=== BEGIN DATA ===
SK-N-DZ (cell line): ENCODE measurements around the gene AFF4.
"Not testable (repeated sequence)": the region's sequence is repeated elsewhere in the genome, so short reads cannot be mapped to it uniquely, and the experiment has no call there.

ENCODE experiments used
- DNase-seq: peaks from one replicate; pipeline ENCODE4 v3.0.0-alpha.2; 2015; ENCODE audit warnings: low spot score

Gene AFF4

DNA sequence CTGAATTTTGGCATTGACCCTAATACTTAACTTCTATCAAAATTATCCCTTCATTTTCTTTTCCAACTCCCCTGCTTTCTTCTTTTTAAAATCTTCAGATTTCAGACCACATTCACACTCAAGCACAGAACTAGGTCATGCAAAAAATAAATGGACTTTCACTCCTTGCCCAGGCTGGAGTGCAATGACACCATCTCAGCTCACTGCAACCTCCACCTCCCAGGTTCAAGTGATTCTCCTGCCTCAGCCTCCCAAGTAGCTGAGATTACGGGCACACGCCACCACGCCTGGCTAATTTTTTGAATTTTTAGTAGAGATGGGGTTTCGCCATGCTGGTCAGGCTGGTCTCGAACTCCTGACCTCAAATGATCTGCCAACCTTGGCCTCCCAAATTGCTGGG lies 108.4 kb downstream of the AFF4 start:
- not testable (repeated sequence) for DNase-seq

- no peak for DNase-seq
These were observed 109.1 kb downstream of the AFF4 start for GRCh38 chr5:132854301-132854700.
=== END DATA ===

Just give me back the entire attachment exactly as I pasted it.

SK-N-DZ (cell line): ENCODE measurements around the gene AFF4.
"Not testable (repeated sequence)": the region's sequence is repeated elsewhere in the genome, so short reads cannot be mapped to it uniquely, and the experiment has no call there.

ENCODE experiments used
- DNase-seq: peaks from one replicate; pipeline ENCODE4 v3.0.0-alpha.2; 2015; ENCODE audit warnings: low spot score

Gene AFF4

DNA sequence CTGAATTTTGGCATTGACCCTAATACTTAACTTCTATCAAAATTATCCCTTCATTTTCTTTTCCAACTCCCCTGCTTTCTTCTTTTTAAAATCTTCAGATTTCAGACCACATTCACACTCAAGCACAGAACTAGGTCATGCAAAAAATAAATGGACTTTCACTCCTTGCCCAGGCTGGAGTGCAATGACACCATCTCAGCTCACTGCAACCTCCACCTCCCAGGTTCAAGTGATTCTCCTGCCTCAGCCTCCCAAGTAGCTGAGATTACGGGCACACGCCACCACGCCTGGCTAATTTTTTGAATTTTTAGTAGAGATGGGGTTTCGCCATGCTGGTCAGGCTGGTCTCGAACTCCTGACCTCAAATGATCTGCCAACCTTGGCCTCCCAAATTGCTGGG lies 108.4 kb downstream of the AFF4 start:
- not testable (repeated sequence) for DNase-seq

- no peak for DNase-seq
These were observed 109.1 kb downstream of the AFF4 start for GRCh38 chr5:132854301-132854700.